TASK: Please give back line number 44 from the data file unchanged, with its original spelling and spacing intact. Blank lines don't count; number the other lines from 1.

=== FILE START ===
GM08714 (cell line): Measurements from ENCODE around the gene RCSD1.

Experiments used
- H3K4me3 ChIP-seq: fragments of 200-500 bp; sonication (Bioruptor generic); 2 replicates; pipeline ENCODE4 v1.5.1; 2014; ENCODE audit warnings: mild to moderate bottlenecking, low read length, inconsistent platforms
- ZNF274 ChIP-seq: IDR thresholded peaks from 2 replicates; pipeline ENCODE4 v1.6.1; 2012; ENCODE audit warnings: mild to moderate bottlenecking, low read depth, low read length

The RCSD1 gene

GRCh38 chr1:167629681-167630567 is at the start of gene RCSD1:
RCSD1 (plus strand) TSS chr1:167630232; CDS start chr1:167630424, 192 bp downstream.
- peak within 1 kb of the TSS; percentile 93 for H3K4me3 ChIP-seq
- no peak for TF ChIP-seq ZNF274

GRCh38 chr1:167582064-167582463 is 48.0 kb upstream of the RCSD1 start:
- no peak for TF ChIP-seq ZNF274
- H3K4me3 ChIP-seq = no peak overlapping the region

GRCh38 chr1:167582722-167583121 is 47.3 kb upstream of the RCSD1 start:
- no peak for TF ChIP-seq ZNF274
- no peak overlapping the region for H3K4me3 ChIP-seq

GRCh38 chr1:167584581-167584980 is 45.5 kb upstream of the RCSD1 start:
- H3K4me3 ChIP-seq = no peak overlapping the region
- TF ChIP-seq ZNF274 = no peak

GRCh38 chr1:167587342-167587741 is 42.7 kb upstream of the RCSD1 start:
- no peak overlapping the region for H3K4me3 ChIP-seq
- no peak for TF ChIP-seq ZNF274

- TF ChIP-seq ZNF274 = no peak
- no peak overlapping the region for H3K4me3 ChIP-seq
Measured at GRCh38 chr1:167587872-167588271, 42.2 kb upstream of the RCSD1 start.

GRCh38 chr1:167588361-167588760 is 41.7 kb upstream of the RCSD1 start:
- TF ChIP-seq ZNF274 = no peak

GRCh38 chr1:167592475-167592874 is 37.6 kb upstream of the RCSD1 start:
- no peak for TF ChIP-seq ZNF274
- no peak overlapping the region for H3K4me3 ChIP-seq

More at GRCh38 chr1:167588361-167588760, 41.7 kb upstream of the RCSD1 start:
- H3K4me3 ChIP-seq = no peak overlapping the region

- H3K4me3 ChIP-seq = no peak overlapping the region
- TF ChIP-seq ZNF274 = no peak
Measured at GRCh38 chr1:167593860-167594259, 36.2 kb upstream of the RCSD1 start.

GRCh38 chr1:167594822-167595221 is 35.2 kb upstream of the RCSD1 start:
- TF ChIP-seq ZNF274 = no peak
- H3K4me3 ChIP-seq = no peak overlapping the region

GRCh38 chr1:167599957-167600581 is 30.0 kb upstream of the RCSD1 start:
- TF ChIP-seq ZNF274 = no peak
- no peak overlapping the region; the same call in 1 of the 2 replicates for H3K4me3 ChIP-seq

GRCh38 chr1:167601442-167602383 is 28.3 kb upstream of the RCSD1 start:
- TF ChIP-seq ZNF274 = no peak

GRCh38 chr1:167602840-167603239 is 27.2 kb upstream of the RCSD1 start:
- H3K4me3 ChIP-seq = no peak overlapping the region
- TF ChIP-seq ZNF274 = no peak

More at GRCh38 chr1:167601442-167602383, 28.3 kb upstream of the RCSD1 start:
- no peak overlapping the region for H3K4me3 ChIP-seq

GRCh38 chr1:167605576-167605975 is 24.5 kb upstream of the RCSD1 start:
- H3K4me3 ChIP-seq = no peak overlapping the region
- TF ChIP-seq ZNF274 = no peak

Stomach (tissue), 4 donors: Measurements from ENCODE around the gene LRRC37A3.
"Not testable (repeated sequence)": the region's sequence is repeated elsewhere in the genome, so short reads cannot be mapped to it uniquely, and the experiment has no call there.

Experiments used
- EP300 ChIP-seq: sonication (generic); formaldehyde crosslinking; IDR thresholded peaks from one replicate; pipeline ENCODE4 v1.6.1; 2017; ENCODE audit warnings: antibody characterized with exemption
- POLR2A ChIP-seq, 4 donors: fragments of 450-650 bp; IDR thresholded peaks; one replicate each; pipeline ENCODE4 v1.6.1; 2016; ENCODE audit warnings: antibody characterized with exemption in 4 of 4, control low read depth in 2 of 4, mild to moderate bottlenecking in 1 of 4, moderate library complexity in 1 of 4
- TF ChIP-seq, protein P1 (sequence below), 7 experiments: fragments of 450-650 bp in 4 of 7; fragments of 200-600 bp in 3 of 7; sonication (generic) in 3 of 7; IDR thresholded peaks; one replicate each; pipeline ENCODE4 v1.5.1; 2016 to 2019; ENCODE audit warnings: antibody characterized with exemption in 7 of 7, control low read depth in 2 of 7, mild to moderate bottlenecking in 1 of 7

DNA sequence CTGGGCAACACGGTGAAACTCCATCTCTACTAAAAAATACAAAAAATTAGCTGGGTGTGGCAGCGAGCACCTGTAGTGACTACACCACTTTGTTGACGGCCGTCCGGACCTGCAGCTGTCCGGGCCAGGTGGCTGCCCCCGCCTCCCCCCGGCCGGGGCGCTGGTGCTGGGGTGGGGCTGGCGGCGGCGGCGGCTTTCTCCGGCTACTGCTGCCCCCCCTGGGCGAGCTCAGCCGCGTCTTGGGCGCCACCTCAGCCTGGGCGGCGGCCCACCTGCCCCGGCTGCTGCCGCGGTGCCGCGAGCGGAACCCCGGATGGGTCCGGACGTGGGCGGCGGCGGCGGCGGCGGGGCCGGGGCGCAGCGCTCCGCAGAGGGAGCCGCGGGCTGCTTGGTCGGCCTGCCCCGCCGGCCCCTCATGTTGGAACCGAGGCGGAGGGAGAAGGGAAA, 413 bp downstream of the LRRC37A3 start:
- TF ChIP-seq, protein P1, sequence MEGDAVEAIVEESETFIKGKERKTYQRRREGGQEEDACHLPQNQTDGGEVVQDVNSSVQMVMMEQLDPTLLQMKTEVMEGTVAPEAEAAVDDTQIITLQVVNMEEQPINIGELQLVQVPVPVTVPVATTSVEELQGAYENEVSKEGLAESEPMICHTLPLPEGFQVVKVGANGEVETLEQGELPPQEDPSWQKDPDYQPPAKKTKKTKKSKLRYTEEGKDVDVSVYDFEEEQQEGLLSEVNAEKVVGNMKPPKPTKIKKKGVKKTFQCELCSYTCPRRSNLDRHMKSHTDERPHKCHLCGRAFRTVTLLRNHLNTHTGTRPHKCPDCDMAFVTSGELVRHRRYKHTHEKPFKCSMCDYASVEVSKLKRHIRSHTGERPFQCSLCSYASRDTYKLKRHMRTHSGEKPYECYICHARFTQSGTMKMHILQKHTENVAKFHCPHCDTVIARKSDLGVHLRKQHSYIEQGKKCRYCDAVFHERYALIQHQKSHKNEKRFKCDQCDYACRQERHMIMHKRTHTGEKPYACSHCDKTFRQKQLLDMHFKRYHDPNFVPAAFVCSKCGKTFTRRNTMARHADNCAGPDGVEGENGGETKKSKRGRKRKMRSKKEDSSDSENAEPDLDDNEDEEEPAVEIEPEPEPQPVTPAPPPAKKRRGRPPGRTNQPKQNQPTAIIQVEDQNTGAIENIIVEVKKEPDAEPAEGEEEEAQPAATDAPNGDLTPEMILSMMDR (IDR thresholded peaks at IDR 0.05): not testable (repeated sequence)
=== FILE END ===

- H3K4me3 ChIP-seq = no peak overlapping the region